Photograph by KOKKAI, GETTY Images
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Shops, cafés, and homes line the alleys of Nanluoguxiang, one of Beijing’s traditional neighborhoods.

Photograph by KOKKAI, GETTY Images

What to know before you go to Beijing

From visa advice to foodie favorites, here are nine insider tips for a trip to China’s fascinating capital.

The 2008 Summer Olympics was Beijing’s coming-out party as one of the world’s most influential megacities. A further influx of investment, an ever-developing tourism sector, and a massive new airport expected to open in September 2019—the Beijing Daxing International, designed by Zaha Hadid Architects—make now a great time to plan a visit to China’s capital city. Let these pro tips guide you.

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Decide whether you need a visa

You can stop in the city en route to another country for up to 144 hours without a visa. For longer stays, apply for the multiple-entry visa, since it costs the same ($140) as the single-entry version.

Plan ahead for the Forbidden City

Daniel Newman of Newman Tours advises: “Book your tickets in advance, since the government limits admissions to 80,000 people per day. Don’t forget your passport, because you can’t enter without it.”

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Formerly a site of royal weddings and enthronements, the Forbidden City’s Hall of Supreme Harmony now draws travelers.

Make time to wander through a hutong

One of the best preserved hutongs (historic neighborhoods) is Nanluoguxiang. Rent a bike and pedal through the winding alleys, or have lunch in a family home with Discover Beijing Tours.

Gaze at stunning modern architecture

Beijing’s standout structures include the Galaxy Soho complex, the CCTV Headquarters, and the National Stadium (aka “Bird’s Nest”), built for the 2008 Summer Olympics.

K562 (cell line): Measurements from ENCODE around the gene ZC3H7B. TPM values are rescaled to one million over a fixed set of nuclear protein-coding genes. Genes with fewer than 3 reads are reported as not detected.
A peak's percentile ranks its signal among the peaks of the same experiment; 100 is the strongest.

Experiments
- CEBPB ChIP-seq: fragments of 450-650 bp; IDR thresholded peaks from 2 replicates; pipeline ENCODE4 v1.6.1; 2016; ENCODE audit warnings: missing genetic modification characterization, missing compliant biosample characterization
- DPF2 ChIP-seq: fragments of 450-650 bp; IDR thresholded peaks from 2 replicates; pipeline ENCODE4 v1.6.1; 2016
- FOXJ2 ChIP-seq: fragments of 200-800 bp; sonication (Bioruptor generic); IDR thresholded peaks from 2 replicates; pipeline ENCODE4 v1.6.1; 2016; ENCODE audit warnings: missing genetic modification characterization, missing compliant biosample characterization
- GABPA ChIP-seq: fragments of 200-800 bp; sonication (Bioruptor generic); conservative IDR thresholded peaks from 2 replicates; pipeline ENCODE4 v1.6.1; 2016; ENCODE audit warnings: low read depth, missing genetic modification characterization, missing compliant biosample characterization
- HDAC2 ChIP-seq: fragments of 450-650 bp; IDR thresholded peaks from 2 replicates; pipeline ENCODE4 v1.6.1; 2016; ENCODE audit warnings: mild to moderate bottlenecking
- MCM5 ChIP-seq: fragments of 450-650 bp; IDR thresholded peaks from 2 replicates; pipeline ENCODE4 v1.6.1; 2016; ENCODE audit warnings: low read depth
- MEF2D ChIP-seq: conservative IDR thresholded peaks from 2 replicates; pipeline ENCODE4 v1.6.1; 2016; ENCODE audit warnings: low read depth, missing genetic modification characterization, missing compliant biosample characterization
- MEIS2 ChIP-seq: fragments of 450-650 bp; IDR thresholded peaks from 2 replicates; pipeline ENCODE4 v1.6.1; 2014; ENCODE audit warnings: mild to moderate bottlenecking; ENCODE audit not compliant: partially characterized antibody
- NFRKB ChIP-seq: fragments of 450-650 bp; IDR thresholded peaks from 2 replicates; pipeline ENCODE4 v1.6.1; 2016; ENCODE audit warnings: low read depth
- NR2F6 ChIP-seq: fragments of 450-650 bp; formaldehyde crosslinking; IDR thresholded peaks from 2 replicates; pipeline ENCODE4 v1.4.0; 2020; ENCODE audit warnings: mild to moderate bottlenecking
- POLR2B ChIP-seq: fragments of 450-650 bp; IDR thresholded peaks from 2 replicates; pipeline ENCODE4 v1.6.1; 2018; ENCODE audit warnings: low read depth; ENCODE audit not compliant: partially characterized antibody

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The “Bird’s Nest” stadium will host events for the 2022 Winter Olympics in Beijing.

Know about the New Year

During Chinese New Year (in 2020, it falls on January 25), the world’s largest human migration occurs as residents visit their hometowns. Many sites close, but you can still see vibrant temple fairs like the one at Ditan Park.

Get help from a language app

Most people in the tourism industry speak English, but if you plan to explore Beijing on your own and find your language skills lacking, download a translation app such as Pleco.

Sample the iconic dish

Taste a modern version of Peking duck at the Opposite House hotel’s swanky Jing Yaa Tang restaurant. Or, says the hotel’s Nick Gollner, “for old school charm, head to Liqun Roast Duck,” where the dish is served with cucumber slivers, leeks, and pancakes.

Be aware of the air quality

Although the air quality has improved in recent years, pollution levels can still run high, especially in winter. On smoggy days, go to indoor sites like the National Art Museum of China.

Take a great walk on the Great Wall

Newman says, “Travel to Mutianyu or Simatai to avoid crowds, or even to the Ming-era Huanghuacheng section, which was recently restored and offers panoramic views.”

Based in Los Angeles, Eric Rosen frequently contributes to National Geographic Travel. Follow his adventures on Instagram.
This article was published in the June/July 2018 issue of National Geographic Traveler magazine.